You’ve all head the wild theories that the Egyptian pyramids could only be built with the help of aliens, never mind tens of thousands of slaves. But, a new study is showing that the steel dagger buried with King Tut has otherworldly qualities of its own and was likely crafted from metal found in a meteorite that fell to Earth.
King Tut’s space dagger
Howard Carter famously found the tomb and treasures of King Tut in 1925 before falling to the “curse of King Tut.” Most of those treasures are housed permanently in the Egyptian Museum in Cairo though a few traveling exhibitions have been but together in the last fifty years. Carter noted that the dagger in question was found splayed across the thigh of the young king and has been kept in the Egyptian Museum almost since its discovery.
The museum recently gave Italian researchers an opportunity to study the dagger owing to a new method of X-ray fluorescence spectrometry. Prior methods risk damaging it and the museum was having none of that and by employing this particular method, the researchers didn’t even lay a finger on it.
The researchers found that the knife had an 11% nickel composition while iron from Earth generally is only made up of 11% nickel. The former suggests that the iron used to craft the, presumably, ceremonial dagger came from a meteorite. Additionally, cobalt was also discovered in the Pharaoh’s dagger and there frankly is not cobalt in Earth’s iron effectively proving that the dagger was crafted from a meteorite.
The findings were published last month in the journal Meteorics and Planetary Science. While the use of the new X-ray fluorescence spectrometry method in the museum is not ideal when compared to a lab, the researchers are enjoying the support of experts in confirming their work.
“If you find a piece of native metal with nickel in it, you’ve got a flag that this might be a meteorite,” says Derek Sears, a meteoricist with NASA’s Ames Research Center who was not involved in the study but asked to comment following the publication of the researchers’ work. “And then if you analyze the cobalt and you find a nickel-cobalt ratio the way they do, then it’s certain it really is a meteorite.”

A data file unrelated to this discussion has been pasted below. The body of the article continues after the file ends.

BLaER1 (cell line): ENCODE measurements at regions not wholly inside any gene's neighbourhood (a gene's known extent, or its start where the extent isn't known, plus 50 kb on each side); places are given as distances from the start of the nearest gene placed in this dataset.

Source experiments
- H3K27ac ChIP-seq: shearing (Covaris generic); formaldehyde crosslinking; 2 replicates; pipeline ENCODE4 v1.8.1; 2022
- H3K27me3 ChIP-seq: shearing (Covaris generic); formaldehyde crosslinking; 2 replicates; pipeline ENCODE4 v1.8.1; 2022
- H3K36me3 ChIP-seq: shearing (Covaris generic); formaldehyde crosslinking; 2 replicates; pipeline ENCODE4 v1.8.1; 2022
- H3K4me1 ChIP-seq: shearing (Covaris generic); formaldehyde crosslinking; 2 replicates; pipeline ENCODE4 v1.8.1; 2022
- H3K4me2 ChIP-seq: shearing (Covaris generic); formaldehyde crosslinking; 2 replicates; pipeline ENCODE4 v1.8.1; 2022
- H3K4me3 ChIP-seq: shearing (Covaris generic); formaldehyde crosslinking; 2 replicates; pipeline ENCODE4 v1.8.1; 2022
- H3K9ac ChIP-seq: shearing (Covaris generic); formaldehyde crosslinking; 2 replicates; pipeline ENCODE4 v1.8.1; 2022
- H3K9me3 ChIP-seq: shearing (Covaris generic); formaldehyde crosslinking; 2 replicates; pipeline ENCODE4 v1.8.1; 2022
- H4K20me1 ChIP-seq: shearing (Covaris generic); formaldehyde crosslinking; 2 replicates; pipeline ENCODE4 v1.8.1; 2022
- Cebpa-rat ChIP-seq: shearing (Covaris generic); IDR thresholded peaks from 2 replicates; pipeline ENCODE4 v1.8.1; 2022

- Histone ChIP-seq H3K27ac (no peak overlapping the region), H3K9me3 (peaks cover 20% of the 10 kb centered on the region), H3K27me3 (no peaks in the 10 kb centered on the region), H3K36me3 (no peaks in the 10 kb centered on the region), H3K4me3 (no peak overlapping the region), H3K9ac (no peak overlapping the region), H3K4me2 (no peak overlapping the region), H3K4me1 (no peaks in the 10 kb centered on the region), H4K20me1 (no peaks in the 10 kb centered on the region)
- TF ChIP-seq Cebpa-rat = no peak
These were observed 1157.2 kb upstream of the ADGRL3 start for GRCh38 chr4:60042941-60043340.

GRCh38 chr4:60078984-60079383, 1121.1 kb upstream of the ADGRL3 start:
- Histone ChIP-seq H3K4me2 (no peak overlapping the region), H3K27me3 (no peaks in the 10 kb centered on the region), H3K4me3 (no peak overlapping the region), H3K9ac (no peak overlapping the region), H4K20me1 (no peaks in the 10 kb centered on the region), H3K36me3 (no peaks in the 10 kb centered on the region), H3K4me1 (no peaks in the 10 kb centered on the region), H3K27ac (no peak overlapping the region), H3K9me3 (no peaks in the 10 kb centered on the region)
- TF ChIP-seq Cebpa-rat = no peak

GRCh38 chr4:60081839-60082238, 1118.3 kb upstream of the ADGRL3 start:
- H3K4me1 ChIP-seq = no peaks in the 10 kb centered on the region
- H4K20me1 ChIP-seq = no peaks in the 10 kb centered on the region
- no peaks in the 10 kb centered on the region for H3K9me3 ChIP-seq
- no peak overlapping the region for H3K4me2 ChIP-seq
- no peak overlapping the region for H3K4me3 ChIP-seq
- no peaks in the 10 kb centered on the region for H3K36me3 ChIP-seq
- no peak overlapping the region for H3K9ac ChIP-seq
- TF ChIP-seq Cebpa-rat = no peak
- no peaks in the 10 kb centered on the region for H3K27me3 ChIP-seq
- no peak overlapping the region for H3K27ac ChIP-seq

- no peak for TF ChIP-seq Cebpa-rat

King Tut puts a spotlight on a known practice
Owing to his treasures, youth and the 20th century discovery of his tomb along with Steve Martin’s song “King Tut”, the young Pharaoh is something of a legend.
But in fact, the practice of purposefully recovering meteorites for their metal was a standard practice prior to widespread mining and the Egyptians practiced this ancient “salvage” enough that there is a hieroglyphic that is used specifically to refer to metal from space.
“The fact that native metal is so rare means that people have always collected these things going back to the Stone Age,” says Sears. “It’s not uncommon in the archeological world, if you find a piece of metal, for it to be meteoritic … It’s been strongly suspected that much of the metal we’ve been finding in the pyramids is meteoritic.”
It is truly amazing what science can bring us each day. In this case, Sears points out that the dagger was made from a time of meteorite known as a ataxite which are known for their high nickel content and likely began life as the core of an asteroid. Additionally, following the analysis by the researchers they believe that they have actually identified the meteorite that brought the heavenly iron based on the analysis of 20 iron meteorites located close by.